Pharmacists can play a key role in supporting patients with long-term lung conditions, but what should they consider before setting up an inhaler technique service?


Key learning points


  • Do your research first to ensure there is a market need for the service
  • Make sure pharmacy staff delivering the service receive appropriate training
  • Use marketing tools effectively to communicate how the service works


Why inhaler technique services are important


Inhaler technique services provide support for patients with long-term respiratory conditions, such as chronic obstructive pulmonary disease (COPD) and asthma.


Asthma is the most common lung disease in the UK, affecting 5.4 million people, but recent reports have warned that basic care for patients is still not up to scratch.


In 2015, a review of asthma deaths, published by the Royal College of Physicians, found that nearly a quarter of asthma patients who died were receiving less than satisfactory care. Over half (58%) of patients were also being treated for mild or moderate asthma at the time of death, which suggested the condition was poorly-controlled or under-treated, rather than truly mild or moderate, the report said.


Similarly, COPD affects an estimated three million people in England, but only 900,000 have received a ‘clear and accurate’ diagnosis and are receiving appropriate treatment, according to an outcomes strategy published by the Department of Health in 2011.


Both reports indicated that improving inhaler technique could contribute significantly to improving the symptoms and outcomes of patients living with these conditions.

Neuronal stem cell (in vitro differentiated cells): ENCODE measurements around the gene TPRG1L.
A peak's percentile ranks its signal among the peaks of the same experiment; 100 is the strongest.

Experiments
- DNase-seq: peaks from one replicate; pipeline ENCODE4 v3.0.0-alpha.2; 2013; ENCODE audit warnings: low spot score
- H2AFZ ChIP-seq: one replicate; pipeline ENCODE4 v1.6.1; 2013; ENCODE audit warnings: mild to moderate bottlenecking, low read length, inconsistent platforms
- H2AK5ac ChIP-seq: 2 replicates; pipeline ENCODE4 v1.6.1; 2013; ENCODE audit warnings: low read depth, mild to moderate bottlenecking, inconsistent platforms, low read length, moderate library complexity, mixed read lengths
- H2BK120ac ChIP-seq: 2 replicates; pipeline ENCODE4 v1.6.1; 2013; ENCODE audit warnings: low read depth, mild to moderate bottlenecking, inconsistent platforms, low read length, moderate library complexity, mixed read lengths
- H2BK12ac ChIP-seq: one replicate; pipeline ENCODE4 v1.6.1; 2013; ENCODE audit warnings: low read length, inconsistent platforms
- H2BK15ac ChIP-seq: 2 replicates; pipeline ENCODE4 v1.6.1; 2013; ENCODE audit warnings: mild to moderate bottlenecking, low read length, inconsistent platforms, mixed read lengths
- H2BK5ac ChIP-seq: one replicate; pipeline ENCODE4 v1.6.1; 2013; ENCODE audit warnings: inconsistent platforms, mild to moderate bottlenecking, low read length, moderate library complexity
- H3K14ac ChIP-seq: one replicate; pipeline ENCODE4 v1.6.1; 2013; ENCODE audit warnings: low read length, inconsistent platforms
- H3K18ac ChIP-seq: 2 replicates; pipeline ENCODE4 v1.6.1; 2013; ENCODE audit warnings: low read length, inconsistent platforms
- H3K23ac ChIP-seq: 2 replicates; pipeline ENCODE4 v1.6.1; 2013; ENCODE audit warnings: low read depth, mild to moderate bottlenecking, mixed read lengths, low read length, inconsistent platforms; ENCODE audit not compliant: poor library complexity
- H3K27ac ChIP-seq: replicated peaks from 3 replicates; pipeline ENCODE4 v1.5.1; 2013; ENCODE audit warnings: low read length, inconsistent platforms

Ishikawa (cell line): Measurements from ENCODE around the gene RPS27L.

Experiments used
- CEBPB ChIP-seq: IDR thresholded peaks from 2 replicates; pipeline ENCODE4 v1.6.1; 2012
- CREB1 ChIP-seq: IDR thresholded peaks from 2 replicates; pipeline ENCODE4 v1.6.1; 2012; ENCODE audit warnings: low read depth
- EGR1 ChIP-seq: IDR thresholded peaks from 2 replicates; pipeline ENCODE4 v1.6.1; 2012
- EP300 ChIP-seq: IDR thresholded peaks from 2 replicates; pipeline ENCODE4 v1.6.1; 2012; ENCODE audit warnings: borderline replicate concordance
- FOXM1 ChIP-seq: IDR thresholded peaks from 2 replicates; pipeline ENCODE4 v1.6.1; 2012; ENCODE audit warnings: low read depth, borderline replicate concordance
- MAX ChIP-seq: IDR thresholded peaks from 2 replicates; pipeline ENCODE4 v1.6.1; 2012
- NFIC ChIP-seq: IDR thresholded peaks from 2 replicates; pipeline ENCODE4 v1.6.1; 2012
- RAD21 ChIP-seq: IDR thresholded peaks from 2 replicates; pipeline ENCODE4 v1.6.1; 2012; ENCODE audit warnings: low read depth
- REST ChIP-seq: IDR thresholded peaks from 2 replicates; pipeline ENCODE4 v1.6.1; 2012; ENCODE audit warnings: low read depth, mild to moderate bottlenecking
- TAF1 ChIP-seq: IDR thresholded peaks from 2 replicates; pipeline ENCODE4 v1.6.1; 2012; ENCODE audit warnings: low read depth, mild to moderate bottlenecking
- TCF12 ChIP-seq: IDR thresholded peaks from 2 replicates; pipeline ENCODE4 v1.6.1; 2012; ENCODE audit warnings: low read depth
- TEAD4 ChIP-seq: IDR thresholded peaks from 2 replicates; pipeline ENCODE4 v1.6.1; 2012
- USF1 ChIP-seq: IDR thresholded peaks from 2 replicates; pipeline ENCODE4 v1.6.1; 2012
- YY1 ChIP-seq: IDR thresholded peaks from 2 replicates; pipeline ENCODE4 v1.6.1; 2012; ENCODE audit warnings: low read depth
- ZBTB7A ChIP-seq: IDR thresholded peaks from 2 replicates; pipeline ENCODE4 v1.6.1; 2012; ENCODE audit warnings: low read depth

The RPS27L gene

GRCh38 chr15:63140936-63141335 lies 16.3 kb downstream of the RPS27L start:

How pharmacists can help


Dr Andy Whittamore, clinical lead at the national charity Asthma UK, says pharmacists can play a vital role in reinforcing asthma education, ‘particularly around the links between symptoms and the increased risk of an asthma attack’.


He adds that pharmacies are in a unique position because most people see their pharmacist more frequently than their GP and they therefore have the opportunity to quickly assess a person’s adherence to their medication. They may notice, for example, that a patient is collecting multiple prescriptions for reliever inhalers, which would be a warning sign that their asthma is not under control, he says.


‘Inhaler technique can easily be assessed in a community pharmacy setting and if pharmacists are able to check asthma control and medication use, it will help to highlight those patients who need more support with their condition,’ he says.


Research your market


The structure of an inhaler technique service varies across the sector, but it commonly consists of an initial consultation and follow-up appointment.


A pharmacist will assess the person’s inhaler technique and, where necessary, retrain them to use their device more effectively or refer back to a GP or practice nurse if they identify that the patient needs a different type of inhaler.


Gavin Birchall, a pharmacist and marketing expert, says the first step for any pharmacist wanting to set up this type of service is to do their research and check whether there is a market and need for the service locally.


Research can ‘simply be asking patients how they access advice about their inhalers,’ Mr Birchall says, but it’s important to understand what need people have, how it’s currently being met and whether they are satisfied with this provision.


‘You might find, for example, that there is a clinic at the local GP surgery for inhaler technique but it’s oversubscribed, so that would be an opportunity,’ he adds.


Undertake appropriate training


The next step is to secure appropriate training for pharmacy staff, says Nick Hunter, chief officer for Doncaster’s Local Pharmaceutical Committee (LPC).